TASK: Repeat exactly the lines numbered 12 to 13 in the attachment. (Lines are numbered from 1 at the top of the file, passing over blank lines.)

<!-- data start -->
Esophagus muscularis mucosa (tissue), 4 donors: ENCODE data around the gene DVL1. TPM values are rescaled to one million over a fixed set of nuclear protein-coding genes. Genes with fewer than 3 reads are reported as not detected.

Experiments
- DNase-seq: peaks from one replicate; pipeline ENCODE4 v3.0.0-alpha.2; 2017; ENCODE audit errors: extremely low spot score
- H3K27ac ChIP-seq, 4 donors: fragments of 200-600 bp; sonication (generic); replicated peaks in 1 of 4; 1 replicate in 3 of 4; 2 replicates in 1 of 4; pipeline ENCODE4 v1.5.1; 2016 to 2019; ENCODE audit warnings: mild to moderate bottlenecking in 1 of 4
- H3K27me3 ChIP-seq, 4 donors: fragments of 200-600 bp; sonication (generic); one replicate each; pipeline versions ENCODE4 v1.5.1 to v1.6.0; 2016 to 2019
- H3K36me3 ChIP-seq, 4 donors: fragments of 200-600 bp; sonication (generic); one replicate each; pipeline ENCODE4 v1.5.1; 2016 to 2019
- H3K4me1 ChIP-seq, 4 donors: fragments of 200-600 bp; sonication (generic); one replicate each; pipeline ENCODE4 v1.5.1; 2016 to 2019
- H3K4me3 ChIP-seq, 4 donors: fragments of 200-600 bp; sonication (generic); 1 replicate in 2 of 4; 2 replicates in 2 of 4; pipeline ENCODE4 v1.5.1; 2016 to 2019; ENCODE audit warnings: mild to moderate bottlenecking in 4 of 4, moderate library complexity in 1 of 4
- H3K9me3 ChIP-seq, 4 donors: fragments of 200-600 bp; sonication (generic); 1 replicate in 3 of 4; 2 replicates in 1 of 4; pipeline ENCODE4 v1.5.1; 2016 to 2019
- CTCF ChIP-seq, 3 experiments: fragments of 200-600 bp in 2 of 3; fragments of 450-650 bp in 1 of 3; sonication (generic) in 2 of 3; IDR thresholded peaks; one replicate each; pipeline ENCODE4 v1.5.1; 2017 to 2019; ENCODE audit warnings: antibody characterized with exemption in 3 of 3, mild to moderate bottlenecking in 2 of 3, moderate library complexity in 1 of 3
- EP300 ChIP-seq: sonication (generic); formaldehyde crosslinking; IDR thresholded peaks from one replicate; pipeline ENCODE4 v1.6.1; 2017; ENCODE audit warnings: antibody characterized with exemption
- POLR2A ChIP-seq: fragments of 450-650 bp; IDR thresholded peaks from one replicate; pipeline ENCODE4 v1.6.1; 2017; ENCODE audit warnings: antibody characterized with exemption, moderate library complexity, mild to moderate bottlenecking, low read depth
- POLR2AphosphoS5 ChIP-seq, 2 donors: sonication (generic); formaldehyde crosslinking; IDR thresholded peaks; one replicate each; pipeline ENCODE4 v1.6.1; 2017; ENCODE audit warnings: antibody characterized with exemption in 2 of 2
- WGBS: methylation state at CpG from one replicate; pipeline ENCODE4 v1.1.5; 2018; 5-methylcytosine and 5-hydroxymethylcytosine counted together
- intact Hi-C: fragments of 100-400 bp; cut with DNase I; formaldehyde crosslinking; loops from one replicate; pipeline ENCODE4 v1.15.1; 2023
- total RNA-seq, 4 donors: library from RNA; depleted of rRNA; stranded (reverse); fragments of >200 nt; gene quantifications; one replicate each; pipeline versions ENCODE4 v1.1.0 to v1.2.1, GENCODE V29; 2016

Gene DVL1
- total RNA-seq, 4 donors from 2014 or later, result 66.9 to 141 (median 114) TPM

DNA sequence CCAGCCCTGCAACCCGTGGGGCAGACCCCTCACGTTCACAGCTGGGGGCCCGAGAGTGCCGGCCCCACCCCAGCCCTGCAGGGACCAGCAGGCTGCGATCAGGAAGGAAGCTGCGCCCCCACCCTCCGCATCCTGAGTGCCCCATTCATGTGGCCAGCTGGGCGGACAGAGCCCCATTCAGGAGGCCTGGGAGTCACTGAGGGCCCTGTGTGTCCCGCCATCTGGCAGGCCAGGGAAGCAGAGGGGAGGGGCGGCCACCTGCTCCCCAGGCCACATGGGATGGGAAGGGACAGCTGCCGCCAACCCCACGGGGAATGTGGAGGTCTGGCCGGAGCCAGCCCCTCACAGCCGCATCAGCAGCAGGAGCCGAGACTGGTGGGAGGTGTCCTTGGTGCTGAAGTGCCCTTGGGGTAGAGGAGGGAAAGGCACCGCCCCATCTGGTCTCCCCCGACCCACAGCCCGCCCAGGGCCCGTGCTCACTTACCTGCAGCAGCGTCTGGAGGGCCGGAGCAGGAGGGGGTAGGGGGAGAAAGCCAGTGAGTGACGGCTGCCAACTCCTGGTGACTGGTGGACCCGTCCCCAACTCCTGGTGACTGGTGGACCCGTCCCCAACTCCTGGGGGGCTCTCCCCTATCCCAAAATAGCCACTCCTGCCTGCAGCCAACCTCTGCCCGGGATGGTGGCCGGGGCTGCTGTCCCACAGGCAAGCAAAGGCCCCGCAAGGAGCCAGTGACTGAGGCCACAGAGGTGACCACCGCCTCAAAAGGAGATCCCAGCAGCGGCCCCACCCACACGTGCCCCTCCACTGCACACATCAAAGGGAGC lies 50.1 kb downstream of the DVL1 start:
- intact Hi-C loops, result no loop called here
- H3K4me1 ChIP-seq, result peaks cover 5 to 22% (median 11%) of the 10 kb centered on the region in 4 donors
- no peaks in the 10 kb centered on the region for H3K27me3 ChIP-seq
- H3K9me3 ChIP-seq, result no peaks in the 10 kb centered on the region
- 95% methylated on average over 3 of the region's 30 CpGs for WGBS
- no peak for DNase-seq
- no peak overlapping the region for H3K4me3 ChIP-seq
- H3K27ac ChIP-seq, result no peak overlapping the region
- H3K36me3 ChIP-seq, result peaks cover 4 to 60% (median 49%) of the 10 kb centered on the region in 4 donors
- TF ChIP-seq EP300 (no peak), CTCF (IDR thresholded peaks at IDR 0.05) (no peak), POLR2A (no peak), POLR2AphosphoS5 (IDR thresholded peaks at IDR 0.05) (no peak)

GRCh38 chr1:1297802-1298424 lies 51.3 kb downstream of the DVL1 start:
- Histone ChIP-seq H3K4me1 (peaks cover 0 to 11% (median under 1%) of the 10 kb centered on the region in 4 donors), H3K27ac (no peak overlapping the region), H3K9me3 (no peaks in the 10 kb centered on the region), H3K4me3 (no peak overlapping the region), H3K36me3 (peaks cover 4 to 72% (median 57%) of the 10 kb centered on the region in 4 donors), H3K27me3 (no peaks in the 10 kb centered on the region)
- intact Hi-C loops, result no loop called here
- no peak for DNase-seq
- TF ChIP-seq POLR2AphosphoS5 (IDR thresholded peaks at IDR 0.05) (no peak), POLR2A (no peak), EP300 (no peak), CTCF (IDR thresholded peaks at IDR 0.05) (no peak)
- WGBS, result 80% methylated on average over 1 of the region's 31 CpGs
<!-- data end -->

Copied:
- POLR2A ChIP-seq: fragments of 450-650 bp; IDR thresholded peaks from one replicate; pipeline ENCODE4 v1.6.1; 2017; ENCODE audit warnings: antibody characterized with exemption, moderate library complexity, mild to moderate bottlenecking, low read depth
- POLR2AphosphoS5 ChIP-seq, 2 donors: sonication (generic); formaldehyde crosslinking; IDR thresholded peaks; one replicate each; pipeline ENCODE4 v1.6.1; 2017; ENCODE audit warnings: antibody characterized with exemption in 2 of 2